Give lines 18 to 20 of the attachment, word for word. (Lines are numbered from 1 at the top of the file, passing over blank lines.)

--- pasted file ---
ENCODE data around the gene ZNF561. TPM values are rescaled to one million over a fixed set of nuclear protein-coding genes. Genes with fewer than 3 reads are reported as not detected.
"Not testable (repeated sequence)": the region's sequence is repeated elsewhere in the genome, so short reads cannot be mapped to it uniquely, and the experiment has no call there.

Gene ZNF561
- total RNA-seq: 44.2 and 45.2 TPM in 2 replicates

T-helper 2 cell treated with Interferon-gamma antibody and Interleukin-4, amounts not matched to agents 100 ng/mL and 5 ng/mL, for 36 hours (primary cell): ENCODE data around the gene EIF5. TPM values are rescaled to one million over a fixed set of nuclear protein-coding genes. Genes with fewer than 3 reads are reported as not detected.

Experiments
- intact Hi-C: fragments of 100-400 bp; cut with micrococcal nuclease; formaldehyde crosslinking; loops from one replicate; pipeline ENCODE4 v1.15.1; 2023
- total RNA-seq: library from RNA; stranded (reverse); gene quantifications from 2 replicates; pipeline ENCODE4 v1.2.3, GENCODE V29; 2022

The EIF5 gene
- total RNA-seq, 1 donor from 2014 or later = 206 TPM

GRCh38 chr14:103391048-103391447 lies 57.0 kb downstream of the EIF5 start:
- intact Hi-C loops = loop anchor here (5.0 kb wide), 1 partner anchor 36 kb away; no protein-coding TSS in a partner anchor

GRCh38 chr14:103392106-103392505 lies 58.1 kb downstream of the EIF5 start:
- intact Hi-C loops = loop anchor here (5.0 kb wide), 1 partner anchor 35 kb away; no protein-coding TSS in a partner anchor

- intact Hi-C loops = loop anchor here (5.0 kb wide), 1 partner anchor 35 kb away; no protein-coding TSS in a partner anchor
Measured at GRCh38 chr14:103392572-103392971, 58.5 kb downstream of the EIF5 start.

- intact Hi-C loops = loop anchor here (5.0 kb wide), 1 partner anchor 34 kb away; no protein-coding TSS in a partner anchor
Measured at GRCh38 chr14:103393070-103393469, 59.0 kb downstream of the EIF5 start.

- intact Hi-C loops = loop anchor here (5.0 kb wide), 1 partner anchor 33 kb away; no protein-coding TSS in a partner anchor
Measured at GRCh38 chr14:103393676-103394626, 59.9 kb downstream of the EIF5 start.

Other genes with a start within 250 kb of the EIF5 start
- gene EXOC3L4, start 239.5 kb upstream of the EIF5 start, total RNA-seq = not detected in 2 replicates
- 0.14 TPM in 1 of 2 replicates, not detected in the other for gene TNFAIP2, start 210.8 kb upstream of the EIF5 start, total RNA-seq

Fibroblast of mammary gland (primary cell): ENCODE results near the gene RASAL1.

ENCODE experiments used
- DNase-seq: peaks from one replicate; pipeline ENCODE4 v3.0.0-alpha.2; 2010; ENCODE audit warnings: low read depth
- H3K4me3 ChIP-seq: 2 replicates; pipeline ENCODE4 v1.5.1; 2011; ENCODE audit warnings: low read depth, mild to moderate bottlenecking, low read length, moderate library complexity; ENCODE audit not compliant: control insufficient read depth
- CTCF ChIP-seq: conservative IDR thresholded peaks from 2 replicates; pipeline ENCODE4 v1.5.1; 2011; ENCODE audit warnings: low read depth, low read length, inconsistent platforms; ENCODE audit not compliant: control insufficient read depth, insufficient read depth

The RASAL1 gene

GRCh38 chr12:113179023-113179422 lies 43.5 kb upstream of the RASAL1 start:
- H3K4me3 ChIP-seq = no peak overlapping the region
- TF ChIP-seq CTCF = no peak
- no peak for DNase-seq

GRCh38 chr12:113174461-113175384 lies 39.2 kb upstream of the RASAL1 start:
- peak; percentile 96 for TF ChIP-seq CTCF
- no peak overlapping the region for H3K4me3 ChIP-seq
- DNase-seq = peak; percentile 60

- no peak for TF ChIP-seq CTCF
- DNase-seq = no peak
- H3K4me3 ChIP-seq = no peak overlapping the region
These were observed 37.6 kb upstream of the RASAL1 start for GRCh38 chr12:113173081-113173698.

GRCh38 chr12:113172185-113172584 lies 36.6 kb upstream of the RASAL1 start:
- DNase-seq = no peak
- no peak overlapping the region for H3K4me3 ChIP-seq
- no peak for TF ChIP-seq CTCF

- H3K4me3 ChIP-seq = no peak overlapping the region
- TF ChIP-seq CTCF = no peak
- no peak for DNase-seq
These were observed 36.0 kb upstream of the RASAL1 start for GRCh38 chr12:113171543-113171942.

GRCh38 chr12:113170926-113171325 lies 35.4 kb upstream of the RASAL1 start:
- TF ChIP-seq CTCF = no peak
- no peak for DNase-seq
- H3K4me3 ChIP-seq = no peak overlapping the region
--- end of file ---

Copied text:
Measured at GRCh38 chr14:103393070-103393469, 59.0 kb downstream of the EIF5 start.

- intact Hi-C loops = loop anchor here (5.0 kb wide), 1 partner anchor 33 kb away; no protein-coding TSS in a partner anchor
Measured at GRCh38 chr14:103393676-103394626, 59.9 kb downstream of the EIF5 start.